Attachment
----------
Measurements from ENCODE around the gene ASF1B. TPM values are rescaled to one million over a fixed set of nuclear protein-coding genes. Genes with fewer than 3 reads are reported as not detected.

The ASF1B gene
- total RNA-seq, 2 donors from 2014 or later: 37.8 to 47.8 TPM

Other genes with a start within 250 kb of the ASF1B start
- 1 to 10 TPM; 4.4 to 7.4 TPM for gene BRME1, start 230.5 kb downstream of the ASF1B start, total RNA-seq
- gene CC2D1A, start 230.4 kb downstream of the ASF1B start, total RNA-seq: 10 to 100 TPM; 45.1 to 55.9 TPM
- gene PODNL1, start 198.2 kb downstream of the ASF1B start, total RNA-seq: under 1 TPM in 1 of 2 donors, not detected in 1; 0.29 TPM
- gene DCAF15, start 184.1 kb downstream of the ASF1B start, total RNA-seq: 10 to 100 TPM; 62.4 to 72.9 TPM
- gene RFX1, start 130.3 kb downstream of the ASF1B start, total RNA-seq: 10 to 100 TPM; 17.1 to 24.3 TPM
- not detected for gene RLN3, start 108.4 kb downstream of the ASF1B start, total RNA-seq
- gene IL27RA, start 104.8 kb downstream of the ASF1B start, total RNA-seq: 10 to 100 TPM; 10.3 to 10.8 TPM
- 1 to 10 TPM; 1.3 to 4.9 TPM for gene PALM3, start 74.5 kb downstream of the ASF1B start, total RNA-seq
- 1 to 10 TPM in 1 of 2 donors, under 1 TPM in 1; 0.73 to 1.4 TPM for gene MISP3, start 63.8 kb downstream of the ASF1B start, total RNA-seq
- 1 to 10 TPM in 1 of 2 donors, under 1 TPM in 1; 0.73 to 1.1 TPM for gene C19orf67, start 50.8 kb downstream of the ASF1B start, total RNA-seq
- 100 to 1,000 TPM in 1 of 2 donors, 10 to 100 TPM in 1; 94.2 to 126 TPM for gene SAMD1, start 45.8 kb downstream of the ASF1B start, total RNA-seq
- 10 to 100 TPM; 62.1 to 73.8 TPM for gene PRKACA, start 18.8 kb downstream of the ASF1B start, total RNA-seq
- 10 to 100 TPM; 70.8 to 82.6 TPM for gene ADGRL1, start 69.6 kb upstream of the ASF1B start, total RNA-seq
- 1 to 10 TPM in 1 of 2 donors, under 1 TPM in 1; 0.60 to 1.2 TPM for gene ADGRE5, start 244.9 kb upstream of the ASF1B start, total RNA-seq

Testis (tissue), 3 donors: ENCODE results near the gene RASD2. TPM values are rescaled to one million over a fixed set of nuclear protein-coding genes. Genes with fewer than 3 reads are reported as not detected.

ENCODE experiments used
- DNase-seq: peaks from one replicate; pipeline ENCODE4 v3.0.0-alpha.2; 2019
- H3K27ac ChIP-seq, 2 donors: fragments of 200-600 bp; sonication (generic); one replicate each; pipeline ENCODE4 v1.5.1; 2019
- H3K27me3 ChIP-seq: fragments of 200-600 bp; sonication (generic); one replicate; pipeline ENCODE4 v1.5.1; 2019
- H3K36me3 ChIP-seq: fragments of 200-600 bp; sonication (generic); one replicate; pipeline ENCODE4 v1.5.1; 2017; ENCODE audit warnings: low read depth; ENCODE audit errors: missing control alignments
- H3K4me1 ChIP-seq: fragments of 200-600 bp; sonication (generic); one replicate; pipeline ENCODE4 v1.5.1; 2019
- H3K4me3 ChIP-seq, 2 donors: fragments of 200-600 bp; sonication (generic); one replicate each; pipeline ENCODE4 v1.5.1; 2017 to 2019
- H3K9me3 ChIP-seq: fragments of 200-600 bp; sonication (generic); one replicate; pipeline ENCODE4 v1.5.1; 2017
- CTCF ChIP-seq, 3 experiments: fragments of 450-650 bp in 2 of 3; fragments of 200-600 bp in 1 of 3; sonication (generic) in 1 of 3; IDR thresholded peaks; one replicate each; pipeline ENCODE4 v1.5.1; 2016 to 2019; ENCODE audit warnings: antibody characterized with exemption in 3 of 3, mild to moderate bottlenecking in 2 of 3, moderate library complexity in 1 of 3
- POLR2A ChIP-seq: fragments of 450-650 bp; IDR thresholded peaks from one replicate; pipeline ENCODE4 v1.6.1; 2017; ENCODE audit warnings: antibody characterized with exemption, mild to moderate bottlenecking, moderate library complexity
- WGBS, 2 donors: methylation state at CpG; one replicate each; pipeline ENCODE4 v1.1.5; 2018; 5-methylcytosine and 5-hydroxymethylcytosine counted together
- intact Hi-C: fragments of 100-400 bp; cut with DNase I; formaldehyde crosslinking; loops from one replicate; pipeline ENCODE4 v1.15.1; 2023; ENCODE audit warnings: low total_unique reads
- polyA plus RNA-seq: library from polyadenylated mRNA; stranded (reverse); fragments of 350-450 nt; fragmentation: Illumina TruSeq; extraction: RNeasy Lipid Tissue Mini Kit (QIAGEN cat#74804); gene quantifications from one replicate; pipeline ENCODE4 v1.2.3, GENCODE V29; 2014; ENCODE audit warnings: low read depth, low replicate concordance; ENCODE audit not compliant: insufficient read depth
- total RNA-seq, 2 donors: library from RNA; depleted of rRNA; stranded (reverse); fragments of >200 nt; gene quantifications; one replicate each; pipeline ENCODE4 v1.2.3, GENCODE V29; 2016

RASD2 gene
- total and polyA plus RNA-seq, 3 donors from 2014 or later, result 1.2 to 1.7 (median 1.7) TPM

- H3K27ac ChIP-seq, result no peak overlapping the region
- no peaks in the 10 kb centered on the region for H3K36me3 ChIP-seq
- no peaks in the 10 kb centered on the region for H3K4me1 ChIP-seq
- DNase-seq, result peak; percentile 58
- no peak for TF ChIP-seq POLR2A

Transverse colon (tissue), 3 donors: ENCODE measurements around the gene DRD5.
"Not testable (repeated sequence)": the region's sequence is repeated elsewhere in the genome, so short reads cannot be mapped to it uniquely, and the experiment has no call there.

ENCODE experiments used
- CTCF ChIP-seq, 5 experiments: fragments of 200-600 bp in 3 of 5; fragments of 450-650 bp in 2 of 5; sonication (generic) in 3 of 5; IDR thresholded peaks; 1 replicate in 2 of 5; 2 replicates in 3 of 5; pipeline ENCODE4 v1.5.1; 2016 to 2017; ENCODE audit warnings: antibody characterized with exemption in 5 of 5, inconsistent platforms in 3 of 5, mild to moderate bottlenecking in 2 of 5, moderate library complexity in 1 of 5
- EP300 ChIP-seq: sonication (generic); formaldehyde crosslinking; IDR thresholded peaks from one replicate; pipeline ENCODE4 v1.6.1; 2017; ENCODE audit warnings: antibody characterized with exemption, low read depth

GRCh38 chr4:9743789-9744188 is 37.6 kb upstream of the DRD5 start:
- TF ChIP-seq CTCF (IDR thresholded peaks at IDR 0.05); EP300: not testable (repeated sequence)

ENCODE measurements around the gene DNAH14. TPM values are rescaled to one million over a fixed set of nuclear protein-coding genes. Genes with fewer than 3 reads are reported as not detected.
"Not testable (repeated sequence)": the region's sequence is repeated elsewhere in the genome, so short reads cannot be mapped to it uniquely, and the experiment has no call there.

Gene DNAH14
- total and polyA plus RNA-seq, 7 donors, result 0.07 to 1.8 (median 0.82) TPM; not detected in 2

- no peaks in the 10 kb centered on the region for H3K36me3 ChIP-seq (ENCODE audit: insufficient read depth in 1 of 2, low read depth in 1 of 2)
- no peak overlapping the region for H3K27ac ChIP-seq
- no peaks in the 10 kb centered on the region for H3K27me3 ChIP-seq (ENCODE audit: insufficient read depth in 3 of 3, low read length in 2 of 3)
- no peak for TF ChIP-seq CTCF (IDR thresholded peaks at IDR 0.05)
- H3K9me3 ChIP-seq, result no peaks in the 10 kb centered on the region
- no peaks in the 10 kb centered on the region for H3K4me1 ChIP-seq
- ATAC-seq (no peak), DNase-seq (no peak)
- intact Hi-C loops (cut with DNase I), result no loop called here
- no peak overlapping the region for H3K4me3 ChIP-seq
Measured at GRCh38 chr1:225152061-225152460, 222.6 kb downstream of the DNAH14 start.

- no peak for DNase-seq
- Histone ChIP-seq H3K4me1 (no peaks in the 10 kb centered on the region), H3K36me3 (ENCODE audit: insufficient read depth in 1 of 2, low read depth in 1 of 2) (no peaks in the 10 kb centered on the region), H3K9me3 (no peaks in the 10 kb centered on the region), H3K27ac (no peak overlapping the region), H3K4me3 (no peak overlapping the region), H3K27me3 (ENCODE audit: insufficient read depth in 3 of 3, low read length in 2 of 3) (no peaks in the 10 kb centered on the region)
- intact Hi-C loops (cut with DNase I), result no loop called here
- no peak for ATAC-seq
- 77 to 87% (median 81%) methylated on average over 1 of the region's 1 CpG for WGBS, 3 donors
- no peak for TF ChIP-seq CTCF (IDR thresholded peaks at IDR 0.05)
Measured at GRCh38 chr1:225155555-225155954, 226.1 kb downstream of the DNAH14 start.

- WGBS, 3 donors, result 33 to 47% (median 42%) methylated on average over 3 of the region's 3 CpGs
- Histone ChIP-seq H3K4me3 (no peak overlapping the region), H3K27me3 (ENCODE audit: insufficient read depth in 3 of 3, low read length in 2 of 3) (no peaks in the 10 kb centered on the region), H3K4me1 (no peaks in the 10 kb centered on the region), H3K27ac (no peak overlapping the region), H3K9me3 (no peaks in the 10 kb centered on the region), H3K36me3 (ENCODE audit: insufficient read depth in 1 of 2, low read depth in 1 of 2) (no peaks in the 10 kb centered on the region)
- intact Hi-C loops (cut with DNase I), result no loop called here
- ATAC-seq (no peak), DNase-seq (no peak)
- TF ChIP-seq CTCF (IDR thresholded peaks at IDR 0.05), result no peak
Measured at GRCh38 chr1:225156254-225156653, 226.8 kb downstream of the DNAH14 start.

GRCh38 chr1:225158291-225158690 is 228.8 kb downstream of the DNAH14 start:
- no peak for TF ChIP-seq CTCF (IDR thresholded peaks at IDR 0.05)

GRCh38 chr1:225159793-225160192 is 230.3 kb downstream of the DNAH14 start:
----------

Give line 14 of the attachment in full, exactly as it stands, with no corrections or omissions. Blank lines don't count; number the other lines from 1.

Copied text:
- 1 to 10 TPM in 1 of 2 donors, under 1 TPM in 1; 0.73 to 1.1 TPM for gene C19orf67, start 50.8 kb downstream of the ASF1B start, total RNA-seq